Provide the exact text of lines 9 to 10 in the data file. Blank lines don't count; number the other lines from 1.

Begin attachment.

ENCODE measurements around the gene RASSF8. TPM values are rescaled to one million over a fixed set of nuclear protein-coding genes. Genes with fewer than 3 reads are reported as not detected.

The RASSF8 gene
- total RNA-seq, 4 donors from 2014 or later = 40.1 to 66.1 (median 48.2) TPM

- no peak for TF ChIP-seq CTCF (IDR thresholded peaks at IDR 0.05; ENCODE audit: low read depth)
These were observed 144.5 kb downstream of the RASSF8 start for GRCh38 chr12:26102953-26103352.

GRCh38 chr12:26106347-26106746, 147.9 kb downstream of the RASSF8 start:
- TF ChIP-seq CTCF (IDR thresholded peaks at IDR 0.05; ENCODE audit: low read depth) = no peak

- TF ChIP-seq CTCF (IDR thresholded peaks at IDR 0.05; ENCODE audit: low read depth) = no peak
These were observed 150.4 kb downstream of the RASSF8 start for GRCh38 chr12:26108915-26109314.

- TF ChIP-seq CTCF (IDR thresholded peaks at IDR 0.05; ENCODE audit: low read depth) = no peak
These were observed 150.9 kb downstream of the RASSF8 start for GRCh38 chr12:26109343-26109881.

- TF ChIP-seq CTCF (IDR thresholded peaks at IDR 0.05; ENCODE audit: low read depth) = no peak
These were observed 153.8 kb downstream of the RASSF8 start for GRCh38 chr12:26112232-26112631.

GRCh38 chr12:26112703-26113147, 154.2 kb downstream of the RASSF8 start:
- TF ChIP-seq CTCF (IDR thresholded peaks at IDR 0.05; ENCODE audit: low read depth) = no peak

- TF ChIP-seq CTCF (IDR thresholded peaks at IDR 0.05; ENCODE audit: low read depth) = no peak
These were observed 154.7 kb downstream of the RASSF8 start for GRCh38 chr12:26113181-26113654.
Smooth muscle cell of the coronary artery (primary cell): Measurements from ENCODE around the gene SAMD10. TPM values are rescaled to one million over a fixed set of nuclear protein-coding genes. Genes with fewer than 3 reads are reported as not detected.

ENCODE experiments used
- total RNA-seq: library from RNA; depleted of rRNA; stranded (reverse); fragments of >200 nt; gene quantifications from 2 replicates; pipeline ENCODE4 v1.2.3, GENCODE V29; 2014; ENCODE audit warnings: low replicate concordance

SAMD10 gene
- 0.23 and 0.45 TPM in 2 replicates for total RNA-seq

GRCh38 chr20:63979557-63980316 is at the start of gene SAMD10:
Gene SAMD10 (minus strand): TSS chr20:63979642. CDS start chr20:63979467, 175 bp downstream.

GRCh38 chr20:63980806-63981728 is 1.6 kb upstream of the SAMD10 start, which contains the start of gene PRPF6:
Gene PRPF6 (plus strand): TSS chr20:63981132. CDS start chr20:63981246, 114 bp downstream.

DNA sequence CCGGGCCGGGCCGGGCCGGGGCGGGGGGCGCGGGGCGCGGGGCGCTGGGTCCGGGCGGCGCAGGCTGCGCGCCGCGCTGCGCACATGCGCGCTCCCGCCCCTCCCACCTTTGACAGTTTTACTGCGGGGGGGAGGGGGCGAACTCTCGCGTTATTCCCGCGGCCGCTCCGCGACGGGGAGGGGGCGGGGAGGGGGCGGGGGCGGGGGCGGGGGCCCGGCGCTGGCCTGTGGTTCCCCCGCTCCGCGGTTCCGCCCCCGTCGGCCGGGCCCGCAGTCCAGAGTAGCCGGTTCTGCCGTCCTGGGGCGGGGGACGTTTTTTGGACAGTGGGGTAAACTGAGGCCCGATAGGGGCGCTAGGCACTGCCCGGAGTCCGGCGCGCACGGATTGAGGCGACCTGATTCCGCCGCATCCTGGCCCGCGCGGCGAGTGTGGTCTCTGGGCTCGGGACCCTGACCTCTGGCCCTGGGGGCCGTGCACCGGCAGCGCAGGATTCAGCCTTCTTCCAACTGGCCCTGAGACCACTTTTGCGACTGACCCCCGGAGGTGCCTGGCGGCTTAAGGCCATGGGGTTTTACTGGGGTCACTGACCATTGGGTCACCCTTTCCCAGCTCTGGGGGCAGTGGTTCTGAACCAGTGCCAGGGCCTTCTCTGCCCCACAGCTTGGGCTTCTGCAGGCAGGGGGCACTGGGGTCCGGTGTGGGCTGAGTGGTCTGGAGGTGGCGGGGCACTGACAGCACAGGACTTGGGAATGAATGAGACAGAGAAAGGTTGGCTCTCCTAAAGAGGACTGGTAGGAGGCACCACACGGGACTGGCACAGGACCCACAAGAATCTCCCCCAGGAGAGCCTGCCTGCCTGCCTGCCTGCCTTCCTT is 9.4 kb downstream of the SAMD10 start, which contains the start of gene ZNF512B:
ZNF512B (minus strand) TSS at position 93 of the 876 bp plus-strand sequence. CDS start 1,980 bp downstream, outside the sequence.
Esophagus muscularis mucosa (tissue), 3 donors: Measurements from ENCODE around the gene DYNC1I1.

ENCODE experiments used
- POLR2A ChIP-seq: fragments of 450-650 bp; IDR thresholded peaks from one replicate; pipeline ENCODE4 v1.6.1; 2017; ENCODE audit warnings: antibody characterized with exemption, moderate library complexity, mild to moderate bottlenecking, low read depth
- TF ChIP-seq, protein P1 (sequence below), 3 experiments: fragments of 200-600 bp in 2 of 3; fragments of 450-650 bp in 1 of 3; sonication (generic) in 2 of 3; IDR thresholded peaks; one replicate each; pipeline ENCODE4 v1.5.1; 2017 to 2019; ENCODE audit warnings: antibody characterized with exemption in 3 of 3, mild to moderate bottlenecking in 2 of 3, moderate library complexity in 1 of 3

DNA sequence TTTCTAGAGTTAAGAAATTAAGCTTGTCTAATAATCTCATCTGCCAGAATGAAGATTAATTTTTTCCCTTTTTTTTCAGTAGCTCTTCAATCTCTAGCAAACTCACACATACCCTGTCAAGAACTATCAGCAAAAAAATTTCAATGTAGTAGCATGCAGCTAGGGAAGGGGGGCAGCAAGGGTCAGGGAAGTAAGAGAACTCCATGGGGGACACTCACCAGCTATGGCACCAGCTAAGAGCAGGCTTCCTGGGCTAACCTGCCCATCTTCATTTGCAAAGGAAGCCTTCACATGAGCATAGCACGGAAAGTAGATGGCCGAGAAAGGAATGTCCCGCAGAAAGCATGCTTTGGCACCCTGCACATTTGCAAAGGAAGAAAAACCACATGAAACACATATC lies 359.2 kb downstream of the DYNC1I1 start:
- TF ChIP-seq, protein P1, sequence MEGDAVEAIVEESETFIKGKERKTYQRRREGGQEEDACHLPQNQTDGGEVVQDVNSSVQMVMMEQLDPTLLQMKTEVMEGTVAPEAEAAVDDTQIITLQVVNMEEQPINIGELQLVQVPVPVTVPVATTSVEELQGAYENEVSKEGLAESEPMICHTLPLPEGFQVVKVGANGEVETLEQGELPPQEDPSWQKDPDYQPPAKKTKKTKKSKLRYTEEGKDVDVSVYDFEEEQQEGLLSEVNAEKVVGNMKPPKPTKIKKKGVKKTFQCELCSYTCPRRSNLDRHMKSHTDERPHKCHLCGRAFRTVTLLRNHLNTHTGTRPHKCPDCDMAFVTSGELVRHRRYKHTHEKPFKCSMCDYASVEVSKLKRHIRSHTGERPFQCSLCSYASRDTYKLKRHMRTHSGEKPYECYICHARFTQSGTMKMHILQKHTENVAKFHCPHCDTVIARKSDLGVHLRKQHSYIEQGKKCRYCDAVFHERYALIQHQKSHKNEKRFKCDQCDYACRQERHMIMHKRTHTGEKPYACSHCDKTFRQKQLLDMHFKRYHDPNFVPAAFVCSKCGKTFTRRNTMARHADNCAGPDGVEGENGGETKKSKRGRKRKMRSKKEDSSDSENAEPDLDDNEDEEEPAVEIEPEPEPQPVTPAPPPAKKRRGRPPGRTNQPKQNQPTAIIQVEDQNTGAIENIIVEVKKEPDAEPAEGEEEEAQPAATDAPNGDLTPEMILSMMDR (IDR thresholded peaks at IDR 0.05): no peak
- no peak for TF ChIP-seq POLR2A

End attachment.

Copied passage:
These were observed 150.4 kb downstream of the RASSF8 start for GRCh38 chr12:26108915-26109314.

- TF ChIP-seq CTCF (IDR thresholded peaks at IDR 0.05; ENCODE audit: low read depth) = no peak